Quotes about William Shakespeare
451 Sourced Quotes
Here is how [life] happens. We find something we want to do, if we are lucky, or something we need to do, if we are like most people. We use it as a way to obtain food, shelter, clothing, mates, comfort, a first folio of Shakespeare, model airplanes, American Girl dolls, a handful of rice, sex, solitude, a trip to Venice, Nikes, drinking water, plastic surgery, child care, dogs, medicine, education, cars, spiritual solace — whatever we think we need. To do this, we enact the role we call "me," trying to brand ourselves as a person who can and should obtain these things.
The king is not responsible for the fate of each man's soul. Every man is responsible to God, but not the king, for this. Shakespeare, while displaying unflinchingly the defects of kingly rule, does not in the English histories have on his horizon any alternative to divine right monarchy. The American Founding's Lockean republican political theory provides an answer to the defects of Christian divine right monarchy, the answer that Lincoln inherited. This supplied as well the theoretical foundation for Lincoln's assault on slavery.
That Swinburne was altogether new to the three types of men-of-the-world before him; that he seemed to them quite original, wildly eccentric, astonishingly gifted, and convulsingly droll, Adams could see; but what more he was, even Milnes hardly dared say. They could not believe his incredible memory and knowledge of literature, classic, mediaeval, and modern; his faculty of reciting a play of Sophocles or a play of Shakespeare, forward or backward, from end to beginning; or Dante, or Villon, or Victor Hugo.
Maybe Delacroix stands for Romanticism. He stuffed himself with too much Shakespeare and Dante, thumbed through too much Faust. His palette is still the most beautiful in France, and I tell you no one under the sky had more charm and pathos combined than he, or more vibration of colour. We all paint in his language, as you all write in Hugo's.
It is a very helpful insight to say we are vehicles for our DNA, we are hosts for DNA parasites which are our genes. Those are insights which help us to understand an aspect of life. But it's emotive to say, that's all there is to it, we might as well give up going to Shakespeare plays and give up listening to music and things, because that's got nothing to do with it. That's an entirely different subject.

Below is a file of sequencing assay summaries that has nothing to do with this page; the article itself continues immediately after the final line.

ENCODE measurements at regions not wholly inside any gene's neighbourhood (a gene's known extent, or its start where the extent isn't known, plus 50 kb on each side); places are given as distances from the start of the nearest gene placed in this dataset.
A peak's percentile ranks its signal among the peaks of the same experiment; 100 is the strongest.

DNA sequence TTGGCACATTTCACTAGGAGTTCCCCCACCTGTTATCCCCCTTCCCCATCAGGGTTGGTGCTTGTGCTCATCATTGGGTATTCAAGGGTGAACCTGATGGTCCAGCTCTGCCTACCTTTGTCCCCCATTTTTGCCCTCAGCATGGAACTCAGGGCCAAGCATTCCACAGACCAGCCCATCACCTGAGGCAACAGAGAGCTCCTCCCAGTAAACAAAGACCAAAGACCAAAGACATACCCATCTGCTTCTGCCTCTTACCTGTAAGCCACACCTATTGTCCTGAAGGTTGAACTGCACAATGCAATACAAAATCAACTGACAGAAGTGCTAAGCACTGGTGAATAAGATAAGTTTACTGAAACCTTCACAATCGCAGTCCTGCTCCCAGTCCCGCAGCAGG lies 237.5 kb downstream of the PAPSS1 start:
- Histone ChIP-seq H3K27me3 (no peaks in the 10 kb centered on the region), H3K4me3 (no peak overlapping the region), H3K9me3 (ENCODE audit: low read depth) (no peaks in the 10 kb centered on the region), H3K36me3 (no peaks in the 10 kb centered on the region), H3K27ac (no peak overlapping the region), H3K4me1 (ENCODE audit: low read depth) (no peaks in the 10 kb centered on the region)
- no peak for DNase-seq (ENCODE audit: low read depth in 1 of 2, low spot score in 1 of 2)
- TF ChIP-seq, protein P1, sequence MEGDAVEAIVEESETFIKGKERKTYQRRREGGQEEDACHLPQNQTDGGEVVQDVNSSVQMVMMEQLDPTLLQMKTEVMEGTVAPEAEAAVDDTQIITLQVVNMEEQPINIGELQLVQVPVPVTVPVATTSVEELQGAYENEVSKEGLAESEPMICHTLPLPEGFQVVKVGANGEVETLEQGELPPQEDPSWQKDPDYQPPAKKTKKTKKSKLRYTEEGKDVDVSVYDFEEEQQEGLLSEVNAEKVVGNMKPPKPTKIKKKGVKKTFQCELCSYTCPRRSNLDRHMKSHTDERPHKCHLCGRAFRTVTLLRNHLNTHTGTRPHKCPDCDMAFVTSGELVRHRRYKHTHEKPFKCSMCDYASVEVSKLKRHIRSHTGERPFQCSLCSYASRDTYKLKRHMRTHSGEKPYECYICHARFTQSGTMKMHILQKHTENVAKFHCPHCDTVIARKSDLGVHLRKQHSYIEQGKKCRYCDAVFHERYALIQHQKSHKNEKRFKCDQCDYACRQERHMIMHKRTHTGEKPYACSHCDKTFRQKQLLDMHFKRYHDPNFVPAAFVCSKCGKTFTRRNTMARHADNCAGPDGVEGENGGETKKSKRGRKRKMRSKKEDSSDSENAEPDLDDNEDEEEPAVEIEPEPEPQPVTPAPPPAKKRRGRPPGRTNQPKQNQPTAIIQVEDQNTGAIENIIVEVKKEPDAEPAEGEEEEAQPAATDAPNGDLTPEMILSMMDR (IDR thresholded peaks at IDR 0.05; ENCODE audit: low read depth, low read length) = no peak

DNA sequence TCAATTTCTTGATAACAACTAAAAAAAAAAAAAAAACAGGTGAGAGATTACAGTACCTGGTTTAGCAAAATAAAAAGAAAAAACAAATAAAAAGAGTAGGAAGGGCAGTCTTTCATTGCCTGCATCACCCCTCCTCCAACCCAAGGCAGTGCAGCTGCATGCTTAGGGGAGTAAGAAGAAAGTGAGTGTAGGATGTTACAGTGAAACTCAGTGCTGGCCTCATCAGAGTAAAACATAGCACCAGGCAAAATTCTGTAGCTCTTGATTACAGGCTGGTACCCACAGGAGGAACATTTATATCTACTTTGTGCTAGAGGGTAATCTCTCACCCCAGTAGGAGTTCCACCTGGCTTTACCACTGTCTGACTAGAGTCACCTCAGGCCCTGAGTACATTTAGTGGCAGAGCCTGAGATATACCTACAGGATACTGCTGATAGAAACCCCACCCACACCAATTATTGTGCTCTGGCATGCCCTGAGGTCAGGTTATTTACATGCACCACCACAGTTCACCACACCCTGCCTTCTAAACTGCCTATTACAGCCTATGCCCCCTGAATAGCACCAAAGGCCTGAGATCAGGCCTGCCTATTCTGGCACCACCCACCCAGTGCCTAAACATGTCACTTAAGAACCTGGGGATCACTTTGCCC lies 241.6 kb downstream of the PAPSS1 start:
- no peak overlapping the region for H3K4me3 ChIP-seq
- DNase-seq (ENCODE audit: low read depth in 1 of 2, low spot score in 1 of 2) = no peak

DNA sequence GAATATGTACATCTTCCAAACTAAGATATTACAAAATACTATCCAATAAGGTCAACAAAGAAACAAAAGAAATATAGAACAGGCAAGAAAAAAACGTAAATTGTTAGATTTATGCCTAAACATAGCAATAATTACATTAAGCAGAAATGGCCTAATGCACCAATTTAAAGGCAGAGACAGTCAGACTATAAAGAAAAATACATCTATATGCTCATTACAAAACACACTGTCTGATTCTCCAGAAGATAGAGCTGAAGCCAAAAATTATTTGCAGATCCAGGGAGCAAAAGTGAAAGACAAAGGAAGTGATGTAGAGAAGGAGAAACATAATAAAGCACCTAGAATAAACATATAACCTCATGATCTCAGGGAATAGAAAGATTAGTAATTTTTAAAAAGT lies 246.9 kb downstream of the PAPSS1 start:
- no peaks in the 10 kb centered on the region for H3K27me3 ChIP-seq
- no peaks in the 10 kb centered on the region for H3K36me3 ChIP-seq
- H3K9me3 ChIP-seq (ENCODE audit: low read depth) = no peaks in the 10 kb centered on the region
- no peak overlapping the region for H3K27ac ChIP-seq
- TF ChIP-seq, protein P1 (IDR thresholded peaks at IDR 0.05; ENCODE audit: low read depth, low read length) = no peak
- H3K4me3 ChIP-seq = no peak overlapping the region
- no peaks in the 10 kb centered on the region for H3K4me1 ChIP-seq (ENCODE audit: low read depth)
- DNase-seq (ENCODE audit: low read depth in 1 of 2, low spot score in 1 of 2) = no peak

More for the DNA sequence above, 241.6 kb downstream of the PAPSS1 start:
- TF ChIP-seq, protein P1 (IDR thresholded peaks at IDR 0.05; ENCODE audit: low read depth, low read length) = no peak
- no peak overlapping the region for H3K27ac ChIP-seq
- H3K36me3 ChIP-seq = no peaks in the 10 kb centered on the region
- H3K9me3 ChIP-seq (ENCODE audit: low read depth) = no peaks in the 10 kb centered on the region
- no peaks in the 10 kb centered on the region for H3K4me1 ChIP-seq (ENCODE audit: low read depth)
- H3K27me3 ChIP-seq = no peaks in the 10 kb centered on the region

I'm not one of these people that go, "Oh well, I'm just going to do my art and I don't give a shit what anybody thinks." I don't feel that way. I really, really love to have people honestly be moved and inspired. And whether it's just here or just here — it's always better if it's the both. That's why Shakespeare is so great, because he gets you from the gut to the heart to the head, and that's what I aspire to do, more than anything.
Dostoyevsky wrote of the unconscious as if it were conscious; that is in reality the reason why his characters seem 'pathological', while they are only visualized more clearly than any other figures in imaginative literature... He was in the rank in which we set Dante, Shakespeare and Goethe.
To lose somebody is to lose not only their person but all those modes and manifestations into which their person has flowed outwards; so that in losing a beloved one may find so many things, pictures, poems, melodies, places lost too: Dante, Avignon, a song of Shakespeare's, the Cornish sea.
To see just how bad contemporary taste in Germany is, just visit any theatre. There you will see the abominable plays of Shakespeare being performed in German translations and the audiences deriving great pleasure from these ridiculous farces which merit only to be performed in front of savages in Canada.
The players have often mentioned it as an honour to Shakespeare that in his writing, whatsoever he penned, he never blotted out a line. My answer hath been 'Would he had blotted a thousand'…But he redeemed his vices with his virtues. There was ever more in him to be praised than to be pardoned.
When the book appeared, a few reviewers found this plot incredible; they accused Professor O'Neal of having too little art to persuade them to suspend their disbelief in his assertion that Shakespeare was a precocious girl. Perhaps this was because they knew that the life of literary people is usually devoid of exciting external incident.